‘I was angry and upset that NN could make such a decision so suddenly and this without offering compensation for damages either. My parents are American citizens and they still live in the US. I was born there and moved to the Netherlands aged 25, together with my partner, who I met at university.

We have been living and working in the Netherlands since 1993 and I also have a Dutch passport. As an American, it is a constantly recurring administrative nightmare for me to extend my residential and working permit here. Hence, I took action and took on Dutch nationality status fairly quickly. I feel Dutch in my heart and soul and I make sure that I pay my taxes here as I should.

Investment mortgage

In 2005, we bought a house and took out an investment mortgage for this purpose. The NN’s foreclosure on this forced us to take out another new mortgage. How much damage we suffered in this process is difficult to define. It depends on all sorts of factors. NN did say that they regretted their decision, but still annulled the investment contract regardless.

‘More staff’ The cost of revoking American Nationality status multiplied fivefold in 2014.

We also tried, with help from a lawyer of our legal expenses insurer, to get a foot in the door. But they did not want to go near this problem. In Court, we were also unable to demonstrate what our immediate damage was.

A claim by another American Dutchman lodged at the College for Human Rights, that the ING Bank discriminated against US persons on the basis of their nationality, was rejected – to my amazement. According to the College, the ING Bank must abide by US law and this is comparable to the Dutch generally binding regulations.

Revoking my American citizenship

To remove annual obligations to lodge tax returns with the IRS and to safeguard our pensions and Dutch bank accounts, I had no choice but to revoke my American citizenship. In February of this year, I went to the American Consulate in Amsterdam to arrange this. Using a tax advisor who specializes in these matters, we have now completed the mandatory tax returns for the past five years for the IRS.

This cost us €,1500. We also paid $2,500 to revoke my American citizenship status. The cost of this was increased fivefold in 2014; the reason given for this was that the US State Department had to employ more staff to cope with the influx of applications. However, after six months I have still not received any confirmation of the fact that I am no longer a ‘US person’.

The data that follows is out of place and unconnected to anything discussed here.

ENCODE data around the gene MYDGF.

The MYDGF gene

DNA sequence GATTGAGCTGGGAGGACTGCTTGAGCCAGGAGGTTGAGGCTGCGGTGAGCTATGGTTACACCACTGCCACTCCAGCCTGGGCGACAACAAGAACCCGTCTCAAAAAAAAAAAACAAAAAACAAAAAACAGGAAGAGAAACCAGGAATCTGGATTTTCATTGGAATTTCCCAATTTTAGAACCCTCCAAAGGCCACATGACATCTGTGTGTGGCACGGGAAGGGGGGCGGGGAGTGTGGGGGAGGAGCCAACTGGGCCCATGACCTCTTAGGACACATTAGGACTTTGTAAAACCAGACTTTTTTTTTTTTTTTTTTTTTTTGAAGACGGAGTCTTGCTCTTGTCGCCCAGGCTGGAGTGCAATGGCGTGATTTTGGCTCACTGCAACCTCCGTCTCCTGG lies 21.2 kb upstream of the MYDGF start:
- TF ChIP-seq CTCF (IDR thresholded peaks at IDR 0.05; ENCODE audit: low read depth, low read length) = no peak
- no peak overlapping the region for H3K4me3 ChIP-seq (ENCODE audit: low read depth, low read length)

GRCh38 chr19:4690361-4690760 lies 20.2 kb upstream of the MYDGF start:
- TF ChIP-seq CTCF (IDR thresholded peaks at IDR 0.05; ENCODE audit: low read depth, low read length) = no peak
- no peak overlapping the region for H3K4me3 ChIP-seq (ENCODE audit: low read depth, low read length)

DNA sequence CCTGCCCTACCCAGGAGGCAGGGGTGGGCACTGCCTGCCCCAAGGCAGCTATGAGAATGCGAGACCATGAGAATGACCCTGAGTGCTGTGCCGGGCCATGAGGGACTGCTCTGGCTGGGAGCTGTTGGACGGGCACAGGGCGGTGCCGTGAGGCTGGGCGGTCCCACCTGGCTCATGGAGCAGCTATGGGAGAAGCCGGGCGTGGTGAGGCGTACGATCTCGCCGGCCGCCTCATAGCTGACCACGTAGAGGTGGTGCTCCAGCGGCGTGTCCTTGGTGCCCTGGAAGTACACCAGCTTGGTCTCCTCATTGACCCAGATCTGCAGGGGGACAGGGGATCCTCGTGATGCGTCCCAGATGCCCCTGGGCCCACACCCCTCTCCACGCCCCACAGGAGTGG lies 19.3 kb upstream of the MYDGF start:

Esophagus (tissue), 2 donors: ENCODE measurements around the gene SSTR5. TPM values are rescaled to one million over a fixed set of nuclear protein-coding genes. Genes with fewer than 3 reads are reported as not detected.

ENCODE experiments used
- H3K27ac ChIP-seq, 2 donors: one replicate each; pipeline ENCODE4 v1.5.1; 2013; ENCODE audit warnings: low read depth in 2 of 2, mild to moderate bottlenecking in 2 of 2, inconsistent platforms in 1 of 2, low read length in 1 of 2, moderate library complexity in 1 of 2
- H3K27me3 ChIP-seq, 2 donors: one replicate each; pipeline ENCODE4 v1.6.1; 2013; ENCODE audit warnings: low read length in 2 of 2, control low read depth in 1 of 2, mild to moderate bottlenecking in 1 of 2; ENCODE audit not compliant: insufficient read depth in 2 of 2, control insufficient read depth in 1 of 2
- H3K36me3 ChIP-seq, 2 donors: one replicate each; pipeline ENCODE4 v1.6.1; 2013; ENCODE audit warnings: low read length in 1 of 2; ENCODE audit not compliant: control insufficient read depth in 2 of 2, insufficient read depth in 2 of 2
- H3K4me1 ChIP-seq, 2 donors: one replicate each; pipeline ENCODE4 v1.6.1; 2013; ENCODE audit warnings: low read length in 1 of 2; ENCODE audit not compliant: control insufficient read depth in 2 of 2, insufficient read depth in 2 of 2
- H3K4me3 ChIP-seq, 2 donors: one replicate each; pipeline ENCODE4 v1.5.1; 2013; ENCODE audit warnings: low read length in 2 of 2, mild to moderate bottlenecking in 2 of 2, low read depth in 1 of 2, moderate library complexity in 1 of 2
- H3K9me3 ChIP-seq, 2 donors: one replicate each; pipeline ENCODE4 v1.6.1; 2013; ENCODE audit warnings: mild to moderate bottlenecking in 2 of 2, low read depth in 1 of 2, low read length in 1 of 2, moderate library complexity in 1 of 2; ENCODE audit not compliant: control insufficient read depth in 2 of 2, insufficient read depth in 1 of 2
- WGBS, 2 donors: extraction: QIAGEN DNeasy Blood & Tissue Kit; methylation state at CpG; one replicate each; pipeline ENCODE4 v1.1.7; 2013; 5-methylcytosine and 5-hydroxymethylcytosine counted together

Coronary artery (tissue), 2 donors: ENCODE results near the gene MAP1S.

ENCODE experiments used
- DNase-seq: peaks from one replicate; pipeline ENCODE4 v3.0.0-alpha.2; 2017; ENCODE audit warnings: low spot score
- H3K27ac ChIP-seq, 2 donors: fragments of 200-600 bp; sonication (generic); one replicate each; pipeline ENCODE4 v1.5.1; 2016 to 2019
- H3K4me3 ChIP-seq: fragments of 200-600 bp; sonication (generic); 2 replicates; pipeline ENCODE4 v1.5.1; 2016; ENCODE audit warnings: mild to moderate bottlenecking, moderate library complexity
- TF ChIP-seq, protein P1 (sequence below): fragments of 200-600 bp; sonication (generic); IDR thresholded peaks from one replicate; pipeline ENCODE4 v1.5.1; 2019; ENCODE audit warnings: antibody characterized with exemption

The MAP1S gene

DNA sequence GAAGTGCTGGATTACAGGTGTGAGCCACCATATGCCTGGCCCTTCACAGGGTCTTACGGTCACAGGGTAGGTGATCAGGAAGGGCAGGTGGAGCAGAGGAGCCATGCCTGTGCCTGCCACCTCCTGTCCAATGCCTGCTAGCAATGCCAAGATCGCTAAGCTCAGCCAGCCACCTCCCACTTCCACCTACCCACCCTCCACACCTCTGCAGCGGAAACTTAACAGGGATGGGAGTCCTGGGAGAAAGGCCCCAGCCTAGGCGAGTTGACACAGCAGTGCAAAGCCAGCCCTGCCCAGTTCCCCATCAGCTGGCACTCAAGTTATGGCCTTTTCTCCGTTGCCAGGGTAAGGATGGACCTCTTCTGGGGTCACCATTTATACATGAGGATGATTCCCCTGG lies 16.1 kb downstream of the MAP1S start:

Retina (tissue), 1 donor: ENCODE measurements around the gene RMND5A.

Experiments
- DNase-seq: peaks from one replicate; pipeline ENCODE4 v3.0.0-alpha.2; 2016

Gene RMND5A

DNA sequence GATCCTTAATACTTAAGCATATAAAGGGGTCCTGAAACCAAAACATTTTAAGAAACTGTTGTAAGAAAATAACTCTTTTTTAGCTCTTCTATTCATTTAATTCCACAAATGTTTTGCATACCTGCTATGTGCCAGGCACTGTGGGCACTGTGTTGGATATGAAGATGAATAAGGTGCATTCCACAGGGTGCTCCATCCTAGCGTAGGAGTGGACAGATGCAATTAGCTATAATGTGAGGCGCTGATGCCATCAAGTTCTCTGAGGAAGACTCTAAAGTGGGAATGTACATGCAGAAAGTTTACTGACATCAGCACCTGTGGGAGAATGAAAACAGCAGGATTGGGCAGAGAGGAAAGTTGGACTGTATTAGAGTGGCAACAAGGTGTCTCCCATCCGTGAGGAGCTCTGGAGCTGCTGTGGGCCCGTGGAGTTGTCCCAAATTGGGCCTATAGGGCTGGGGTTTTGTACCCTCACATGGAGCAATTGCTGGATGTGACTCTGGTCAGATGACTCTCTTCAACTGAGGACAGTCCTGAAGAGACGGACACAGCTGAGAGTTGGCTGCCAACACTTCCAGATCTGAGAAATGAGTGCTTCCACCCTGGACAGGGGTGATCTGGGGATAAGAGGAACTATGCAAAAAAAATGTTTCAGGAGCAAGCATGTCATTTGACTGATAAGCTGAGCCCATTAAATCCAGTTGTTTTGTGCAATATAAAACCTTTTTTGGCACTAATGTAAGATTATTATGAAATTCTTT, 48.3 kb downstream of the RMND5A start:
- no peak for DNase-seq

Over the last one and a half years, I have not travelled to the US anymore either. You just do not know what might happen at the border when you are checked. I am blind and used to collect my guide dogs from the US. They suit me better than those trained in the Netherlands. I will not be doing this again, because I am afraid of what risks I might be running.

Furthermore, I hate to think what might happen if one of my American parents or friends should pass away, but I am really too afraid to travel to the US as long as I have not received confirmation.’


Based on an article published in Financieel Dagblad

Taco Mulder is an economist and writes for Holland’s prominent Financial Newspaper FD (Financieel Dagblad). He currently writes for FD Personal Finance. In his 30-year career at FD, he has reported on the Financial markets,  competition agreements, and fiscal matters.

 Cor de Horde has worked since 2006 at the FD (Financieel Dagblad) (previously at the ANP in Brussel, D.A in Brussels). Specialization: insurers, banks. Loves strange financial constructions. Co-author of the book ‘ The fall of SNS Reaal’.